the Social Sciences
We have noted that by all measures of political orientation, faculty in the social sciences 1 are more liberal or left of center than their colleagues in any of the other principal academic disciplines. Their polar position is not the only reason, however, that we will examine their political position in a separate chapter. As subjects directly concerned with matters of polity and society, the social sciences at once possess a greater potential for political influence and a larger measure of political vulnerability. They are the "political sciences." 2 On the one hand, the political orientations of social scientists are of greater moment because their disciplines are directly involved, in both teaching and research, with broad questions of public policy. And on the other hand, divisions over policy, both intramural policies and policies of the larger society, intimately affect the internal operations of the social fields.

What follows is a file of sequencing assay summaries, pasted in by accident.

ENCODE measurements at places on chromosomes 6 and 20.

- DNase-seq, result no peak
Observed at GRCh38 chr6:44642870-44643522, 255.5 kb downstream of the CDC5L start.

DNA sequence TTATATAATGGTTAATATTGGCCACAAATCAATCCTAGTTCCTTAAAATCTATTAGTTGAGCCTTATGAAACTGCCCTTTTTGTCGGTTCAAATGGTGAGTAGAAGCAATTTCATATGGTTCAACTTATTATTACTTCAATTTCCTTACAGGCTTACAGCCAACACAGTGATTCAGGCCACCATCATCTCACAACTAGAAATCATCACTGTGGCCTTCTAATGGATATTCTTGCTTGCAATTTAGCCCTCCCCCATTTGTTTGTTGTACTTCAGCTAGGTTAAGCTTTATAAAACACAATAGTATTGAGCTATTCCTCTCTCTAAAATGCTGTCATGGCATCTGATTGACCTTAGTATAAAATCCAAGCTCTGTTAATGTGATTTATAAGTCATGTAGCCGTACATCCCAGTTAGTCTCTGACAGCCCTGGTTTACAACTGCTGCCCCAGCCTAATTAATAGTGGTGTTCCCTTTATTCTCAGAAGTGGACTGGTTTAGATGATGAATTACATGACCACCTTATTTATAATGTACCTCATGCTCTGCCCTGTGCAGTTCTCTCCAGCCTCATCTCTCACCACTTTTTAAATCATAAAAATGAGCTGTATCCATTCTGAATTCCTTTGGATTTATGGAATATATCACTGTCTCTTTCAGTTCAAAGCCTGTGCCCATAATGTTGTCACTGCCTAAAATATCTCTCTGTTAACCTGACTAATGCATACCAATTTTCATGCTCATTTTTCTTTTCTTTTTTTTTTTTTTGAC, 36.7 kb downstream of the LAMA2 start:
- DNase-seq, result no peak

The interest of both conservatives and leftists in the political stance of social scientists has grown since the 1930s, in part because of the view____________________